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Author Montijn, Jorrit S. ♦ Goltstein, Pieter M. ♦ Pennartz, Cyriel MA
Source Paperity
Content type Text
Publisher eLife Sciences Publications, Ltd
File Format PDF ♦ HTM / HTML
Copyright Year ©2015
Abstract Previous studies have demonstrated the importance of the primary sensory cortex for the detection, discrimination and awareness of visual stimuli, but it is unknown how neuronal populations in this area process detected and undetected stimuli differently. Critical differences may reside in the mean strength of responses to visual stimuli, as reflected in bulk signals detectable in fMRI, EEG or MEG studies, or may be more subtly composed of differentiated activity of individual sensory neurons. Quantifying single-cell Ca2+ responses to visual stimuli recorded with in vivo 2-photon imaging, we found that visual detection correlates more strongly with population response heterogeneity rather than overall response strength. Moreover, neuronal populations showed consistencies in activation patterns across temporally spaced trials in association with hit responses, but not during non-detections. Contrary to models relying on temporally stable networks or bulk-signaling, these results suggest that detection depends on transient differentiation in neuronal activity within cortical populations.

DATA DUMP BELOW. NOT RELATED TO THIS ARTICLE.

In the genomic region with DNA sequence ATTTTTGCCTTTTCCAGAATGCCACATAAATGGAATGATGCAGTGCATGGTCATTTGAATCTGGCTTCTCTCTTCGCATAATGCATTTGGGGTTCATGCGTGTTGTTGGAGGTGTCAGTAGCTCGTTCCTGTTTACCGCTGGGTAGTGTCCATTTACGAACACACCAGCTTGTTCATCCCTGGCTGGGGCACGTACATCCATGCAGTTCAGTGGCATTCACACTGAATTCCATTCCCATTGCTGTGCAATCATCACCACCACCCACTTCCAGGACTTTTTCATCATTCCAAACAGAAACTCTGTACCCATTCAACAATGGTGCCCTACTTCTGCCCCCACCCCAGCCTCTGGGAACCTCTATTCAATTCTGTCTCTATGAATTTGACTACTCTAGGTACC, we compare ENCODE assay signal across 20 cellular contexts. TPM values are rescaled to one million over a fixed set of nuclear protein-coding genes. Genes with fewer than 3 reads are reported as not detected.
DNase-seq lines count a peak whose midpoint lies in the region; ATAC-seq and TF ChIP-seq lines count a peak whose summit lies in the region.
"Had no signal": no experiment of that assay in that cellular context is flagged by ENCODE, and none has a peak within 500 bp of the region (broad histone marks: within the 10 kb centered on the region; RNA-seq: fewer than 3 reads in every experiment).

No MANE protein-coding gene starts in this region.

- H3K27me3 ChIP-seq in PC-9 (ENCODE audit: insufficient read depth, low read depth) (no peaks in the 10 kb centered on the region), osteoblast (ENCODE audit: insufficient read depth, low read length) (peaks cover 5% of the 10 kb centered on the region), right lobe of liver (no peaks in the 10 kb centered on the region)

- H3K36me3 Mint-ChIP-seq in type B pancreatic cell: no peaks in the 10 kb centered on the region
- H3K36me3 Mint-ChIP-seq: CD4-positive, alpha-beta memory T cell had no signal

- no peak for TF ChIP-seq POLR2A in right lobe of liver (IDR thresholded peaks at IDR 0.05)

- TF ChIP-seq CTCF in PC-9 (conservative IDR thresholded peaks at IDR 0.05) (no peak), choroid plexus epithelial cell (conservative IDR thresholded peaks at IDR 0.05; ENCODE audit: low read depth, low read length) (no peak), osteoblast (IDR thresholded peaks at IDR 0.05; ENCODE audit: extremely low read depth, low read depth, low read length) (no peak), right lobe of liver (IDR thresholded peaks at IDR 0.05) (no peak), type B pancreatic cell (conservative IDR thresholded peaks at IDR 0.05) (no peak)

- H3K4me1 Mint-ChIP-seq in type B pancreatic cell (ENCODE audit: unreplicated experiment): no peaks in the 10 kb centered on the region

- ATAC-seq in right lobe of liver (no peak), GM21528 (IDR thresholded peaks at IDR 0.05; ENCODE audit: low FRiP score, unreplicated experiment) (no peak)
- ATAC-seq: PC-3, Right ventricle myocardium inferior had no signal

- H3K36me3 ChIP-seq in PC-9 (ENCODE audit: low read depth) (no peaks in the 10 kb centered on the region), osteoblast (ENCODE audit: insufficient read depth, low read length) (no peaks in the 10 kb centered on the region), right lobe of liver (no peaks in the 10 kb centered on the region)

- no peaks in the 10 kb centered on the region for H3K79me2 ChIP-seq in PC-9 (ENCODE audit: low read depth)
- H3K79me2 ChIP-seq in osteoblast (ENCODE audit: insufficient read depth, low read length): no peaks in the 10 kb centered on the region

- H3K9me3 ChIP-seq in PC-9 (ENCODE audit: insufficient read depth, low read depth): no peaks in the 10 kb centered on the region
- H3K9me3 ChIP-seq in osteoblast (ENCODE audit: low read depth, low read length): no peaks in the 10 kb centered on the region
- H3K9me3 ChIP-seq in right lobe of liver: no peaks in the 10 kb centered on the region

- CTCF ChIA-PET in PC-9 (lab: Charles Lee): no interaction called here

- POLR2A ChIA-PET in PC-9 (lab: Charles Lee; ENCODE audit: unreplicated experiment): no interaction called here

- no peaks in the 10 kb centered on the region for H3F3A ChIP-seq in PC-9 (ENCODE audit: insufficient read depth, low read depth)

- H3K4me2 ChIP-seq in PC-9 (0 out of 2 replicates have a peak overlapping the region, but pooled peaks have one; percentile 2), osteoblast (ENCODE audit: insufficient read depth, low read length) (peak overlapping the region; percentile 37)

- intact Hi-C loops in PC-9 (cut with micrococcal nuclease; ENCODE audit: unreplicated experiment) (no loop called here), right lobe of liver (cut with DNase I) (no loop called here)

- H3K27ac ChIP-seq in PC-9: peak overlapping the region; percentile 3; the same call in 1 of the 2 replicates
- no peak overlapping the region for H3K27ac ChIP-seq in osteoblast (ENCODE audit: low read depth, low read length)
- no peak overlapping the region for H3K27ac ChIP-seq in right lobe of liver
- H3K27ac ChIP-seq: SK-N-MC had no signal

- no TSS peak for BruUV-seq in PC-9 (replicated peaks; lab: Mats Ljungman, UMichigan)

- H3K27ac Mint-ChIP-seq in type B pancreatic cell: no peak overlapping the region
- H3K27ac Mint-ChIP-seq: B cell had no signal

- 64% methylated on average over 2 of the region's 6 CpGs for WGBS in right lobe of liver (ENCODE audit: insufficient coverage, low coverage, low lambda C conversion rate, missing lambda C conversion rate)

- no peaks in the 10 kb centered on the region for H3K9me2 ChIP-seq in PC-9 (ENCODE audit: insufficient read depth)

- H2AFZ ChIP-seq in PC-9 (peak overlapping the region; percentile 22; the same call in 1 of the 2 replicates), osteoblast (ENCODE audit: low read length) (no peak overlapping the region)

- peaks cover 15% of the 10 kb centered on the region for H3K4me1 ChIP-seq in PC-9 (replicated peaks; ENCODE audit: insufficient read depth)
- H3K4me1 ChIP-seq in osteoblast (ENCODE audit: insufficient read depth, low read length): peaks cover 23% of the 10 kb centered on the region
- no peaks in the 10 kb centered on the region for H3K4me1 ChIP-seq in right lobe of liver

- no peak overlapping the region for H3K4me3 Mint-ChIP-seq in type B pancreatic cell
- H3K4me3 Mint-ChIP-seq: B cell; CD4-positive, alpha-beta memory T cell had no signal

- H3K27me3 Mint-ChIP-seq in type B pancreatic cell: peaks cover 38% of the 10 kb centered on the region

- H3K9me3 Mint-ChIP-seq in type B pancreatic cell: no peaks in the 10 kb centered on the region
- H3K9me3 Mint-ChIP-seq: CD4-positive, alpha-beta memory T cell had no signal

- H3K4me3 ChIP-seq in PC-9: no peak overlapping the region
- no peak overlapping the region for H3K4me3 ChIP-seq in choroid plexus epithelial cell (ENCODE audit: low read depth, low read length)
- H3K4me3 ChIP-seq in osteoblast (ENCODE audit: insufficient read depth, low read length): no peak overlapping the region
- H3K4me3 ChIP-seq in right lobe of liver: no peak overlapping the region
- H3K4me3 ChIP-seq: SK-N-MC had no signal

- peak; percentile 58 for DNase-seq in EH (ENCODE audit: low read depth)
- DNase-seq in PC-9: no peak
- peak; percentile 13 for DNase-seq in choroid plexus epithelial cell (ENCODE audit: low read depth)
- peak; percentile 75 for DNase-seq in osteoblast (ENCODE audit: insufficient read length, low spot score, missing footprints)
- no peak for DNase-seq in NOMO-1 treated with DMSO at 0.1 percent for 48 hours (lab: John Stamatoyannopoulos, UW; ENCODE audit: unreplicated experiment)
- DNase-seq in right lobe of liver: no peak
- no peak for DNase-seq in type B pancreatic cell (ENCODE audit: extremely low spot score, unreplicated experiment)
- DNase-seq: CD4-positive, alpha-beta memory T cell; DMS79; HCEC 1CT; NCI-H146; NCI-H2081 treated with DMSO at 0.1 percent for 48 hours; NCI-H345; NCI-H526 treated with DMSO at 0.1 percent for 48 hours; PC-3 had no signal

Learning Resource Type Article
Publisher Date 2015-12-08
e-ISSN 2050084X
Journal eLife